11 thoughts on “Open Thread

  1. Los Angeles is considering raising the cat limit from 3 to 5. There will be a hearing on Feb. 17.

  2. For a wonderful story that goes with the uncaptioned photo Shirley posted, click on the “300” below the picture. Some of the comments are good also.

    Thanks, Shirley. I needed something calming this morning.

  3. Some weeks back, I left a long comment about Douglas Tallamy’s book “Bringing Nature Home,” which explained why it’s the loss of native plants — which support native insects that birds need to eat — that caused the loss of native birds. Tallamy is no fan of cats, but his work nevertheless puts the blame squarely where it belongs, on habitat loss, and is a great corrective to the fanatical blaming of cats for the decline of birds.

    About half of this NY Times piece is about a recent presentation by Tallamy, and it’s a nice (and very brief) introduction to his work.


  4. If you lived in this city which is trying to transition from high kill and no kill and you read this article, what would you think? Would you be more focused on the progress or would you be concerned about sustainability? This is an honest question. I have been in the trenches here for years, I have very strong opinions about the city’s decisions and refusals and I need to work to see this from the perspective of the tax paying citizen so I don’t lose sight of the end goal: a time when the city commits to no longer destroy healthy and treatable pets.


    1. I don’t live anywhere near Huntsville, but here’s my reaction as a regular pet-owner who believes in No Kill.

      I was thinking positive thoughts until I got to this section:

      “While Huntsville is working with a national animal welfare group to become a ‘no kill’ city within three years, the shelter for now selectively euthanizes pets to make room for new arrivals.

      “According to the shelter’s annual report, 1,500 dogs and cats were destroyed in 2014. Just over a third — 528 pets – were considered too sickly or too aggressive to be offered for adoption.

      ” ‘We have some really nasty dogs come through here,’ said Buchan. ‘We won’t adopt out a pet that we feel might kill or injure another pet or a person.’

      “The other 972 pets destroyed last year were healthy or had a treatable condition, such as a broken leg or kennel cough. That total includes owner-requested euthanasia.”

      I read this as:

      The shelter carries out displacement killing. They kill healthy and treatable animals. They also declare animals too sick to be saved — a declaration made by many shelters that don’t want to provide medical care for the animals in question, even when treatment would be successful. I don’t know if that’s going on, but when displacement killing is acknowledged to be happening, I’d wonder.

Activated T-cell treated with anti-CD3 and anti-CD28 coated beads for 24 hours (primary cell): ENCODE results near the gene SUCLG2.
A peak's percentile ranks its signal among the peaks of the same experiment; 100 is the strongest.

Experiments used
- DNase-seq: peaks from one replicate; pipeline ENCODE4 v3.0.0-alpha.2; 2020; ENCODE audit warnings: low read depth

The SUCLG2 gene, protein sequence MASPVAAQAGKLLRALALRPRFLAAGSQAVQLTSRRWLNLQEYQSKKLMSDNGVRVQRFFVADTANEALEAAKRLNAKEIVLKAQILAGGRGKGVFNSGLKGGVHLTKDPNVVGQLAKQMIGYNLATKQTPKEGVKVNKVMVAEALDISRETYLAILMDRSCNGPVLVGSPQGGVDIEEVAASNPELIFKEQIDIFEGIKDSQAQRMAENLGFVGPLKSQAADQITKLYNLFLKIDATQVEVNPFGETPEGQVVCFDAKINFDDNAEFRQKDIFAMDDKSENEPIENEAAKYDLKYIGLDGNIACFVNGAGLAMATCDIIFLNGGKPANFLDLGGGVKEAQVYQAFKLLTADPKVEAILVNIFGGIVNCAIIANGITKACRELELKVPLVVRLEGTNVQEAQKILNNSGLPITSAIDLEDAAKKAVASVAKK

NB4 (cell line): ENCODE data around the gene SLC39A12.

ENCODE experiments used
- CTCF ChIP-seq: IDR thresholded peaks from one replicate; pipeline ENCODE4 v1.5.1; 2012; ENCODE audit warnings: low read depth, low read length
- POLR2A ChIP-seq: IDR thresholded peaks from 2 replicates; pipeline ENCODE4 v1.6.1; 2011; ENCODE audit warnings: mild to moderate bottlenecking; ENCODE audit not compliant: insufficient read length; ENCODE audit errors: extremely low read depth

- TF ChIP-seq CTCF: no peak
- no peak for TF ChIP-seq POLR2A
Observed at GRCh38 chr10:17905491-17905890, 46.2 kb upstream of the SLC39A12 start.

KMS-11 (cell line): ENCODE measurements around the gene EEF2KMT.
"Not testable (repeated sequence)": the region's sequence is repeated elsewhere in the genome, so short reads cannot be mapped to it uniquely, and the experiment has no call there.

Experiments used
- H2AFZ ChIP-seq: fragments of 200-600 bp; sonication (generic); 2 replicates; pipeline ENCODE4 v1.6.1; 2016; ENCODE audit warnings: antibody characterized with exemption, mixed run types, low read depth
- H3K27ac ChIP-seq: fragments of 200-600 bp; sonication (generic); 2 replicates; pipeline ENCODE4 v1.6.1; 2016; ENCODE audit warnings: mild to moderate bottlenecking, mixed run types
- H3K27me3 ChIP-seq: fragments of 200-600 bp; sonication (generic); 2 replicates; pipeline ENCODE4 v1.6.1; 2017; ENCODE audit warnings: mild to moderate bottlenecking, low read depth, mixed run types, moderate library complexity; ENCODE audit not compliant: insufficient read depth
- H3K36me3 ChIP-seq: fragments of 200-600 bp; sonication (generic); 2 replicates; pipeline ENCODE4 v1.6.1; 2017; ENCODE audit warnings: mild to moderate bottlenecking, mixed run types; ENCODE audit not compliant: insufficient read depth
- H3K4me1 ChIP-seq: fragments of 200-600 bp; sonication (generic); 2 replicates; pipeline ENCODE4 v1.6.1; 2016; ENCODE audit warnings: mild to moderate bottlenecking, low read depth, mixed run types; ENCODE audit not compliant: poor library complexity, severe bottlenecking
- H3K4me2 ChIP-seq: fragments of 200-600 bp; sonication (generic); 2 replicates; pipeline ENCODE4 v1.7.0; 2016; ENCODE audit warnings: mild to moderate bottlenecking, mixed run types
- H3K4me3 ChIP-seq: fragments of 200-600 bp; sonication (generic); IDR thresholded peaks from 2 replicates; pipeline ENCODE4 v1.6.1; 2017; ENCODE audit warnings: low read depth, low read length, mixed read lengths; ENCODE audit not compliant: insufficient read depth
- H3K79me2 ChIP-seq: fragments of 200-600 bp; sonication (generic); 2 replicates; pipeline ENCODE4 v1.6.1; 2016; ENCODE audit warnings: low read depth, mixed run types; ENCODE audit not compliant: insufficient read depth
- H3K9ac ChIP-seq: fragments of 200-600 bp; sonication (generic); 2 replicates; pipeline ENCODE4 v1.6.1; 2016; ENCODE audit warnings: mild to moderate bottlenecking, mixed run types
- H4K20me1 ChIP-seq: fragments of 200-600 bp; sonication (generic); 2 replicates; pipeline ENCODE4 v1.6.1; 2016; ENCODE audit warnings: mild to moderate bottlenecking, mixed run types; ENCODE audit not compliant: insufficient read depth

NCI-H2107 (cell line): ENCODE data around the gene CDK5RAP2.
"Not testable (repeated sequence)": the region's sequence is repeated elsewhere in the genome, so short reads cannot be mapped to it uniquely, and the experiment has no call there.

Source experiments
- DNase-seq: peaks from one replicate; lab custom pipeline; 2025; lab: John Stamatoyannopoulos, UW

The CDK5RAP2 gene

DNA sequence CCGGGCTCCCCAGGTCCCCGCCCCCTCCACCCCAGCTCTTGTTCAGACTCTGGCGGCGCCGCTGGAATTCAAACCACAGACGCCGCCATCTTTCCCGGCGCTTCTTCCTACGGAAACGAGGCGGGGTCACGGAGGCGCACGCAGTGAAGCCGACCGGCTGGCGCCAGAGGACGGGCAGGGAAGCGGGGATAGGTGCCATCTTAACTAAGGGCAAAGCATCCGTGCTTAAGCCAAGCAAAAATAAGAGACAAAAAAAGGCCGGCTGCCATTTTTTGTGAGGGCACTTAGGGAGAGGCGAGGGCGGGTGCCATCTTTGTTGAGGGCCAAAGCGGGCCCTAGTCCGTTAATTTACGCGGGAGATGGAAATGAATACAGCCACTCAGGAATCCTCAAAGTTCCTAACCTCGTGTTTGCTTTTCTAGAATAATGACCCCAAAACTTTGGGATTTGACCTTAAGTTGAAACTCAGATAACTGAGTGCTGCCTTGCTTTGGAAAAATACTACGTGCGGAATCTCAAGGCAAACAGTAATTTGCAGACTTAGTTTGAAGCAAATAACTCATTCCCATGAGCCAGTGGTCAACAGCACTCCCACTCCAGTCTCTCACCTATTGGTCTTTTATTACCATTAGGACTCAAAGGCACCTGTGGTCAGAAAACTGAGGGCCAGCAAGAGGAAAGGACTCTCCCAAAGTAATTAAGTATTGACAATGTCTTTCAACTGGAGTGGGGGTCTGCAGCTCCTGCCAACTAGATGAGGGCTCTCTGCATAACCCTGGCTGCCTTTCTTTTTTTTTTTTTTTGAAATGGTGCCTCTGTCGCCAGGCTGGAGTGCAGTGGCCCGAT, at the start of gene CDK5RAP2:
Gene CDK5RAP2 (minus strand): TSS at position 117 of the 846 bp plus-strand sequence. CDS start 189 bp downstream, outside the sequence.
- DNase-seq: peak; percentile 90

They declare animals too aggressive to be saved, too, and we know that many shelter animals declared aggressive are not — they are stressed by the shelter, have no outlet for their energy, or are fearful or untrained. So I would wonder if this shelter had a behavioral rehabilitation program or playgroups for dogs. And how they do their assessments, and who does them. Hopefully not the same person who characterizes some dogs as “nasty” and then orders them killed.

      Also, I don’t believe that owner-requested euthanasia should be carried out on demand, as sometimes that might be economic euthanasia. I believe there should be a fund to help with medical expenses for owners who can’t afford treatment that will save the pet’s life. In some cases, the owner might relinquish the pet. The outcome for the pet should be the same in either case: medical treatment, followed by a good home, either the original home or a new home.

      So while the shelter has come an impressively long way in a short time, if I lived in Huntsville, I would have a lot of questions. My focus would definitely be on the need to make further progress immediately.

      One person’s take . . . I hope this addresses what you were asking. Thank you for your work!

      1. Thank you for your comments, Karen. They do help. I think it is likely that most of our public will read the article, say the shelter is doing a great job and call the mission done. We have serious reservations about some of the programs being used to save lives. And in the end, our biggest issue is the city’s failure to draw a line in the sand and just no longer destroy healthy and treatable pets. The group the city is working with does not focus on that type of culture, is more focused on a statistic and has no proven track record to stand on.

        At this point, we are being very careful about our public comments and working to use the progress to create a public expectation that tax dollars will not be used to destroy savable animals. We can do little about the failed or misguided programs in place since the city really cares not one bit what we think or what we promote.

        We worked to be catalysts for change and now that some change has taken place, we now must shift to simply keeping the city honest be reporting facts and telling people how their money is being used.

        Again – thanks.

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